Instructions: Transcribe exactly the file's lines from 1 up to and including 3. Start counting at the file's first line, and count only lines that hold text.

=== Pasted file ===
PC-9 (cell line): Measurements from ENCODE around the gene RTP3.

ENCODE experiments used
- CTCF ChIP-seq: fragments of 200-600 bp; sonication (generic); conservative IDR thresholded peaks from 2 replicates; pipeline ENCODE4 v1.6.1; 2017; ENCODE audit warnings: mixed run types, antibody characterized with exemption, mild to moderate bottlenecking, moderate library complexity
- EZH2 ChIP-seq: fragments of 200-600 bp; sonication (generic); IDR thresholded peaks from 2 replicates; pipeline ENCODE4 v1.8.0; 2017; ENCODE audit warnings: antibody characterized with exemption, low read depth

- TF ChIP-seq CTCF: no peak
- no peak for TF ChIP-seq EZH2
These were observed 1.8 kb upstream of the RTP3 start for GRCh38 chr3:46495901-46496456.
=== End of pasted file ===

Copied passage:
PC-9 (cell line): Measurements from ENCODE around the gene RTP3.

ENCODE experiments used
- CTCF ChIP-seq: fragments of 200-600 bp; sonication (generic); conservative IDR thresholded peaks from 2 replicates; pipeline ENCODE4 v1.6.1; 2017; ENCODE audit warnings: mixed run types, antibody characterized with exemption, mild to moderate bottlenecking, moderate library complexity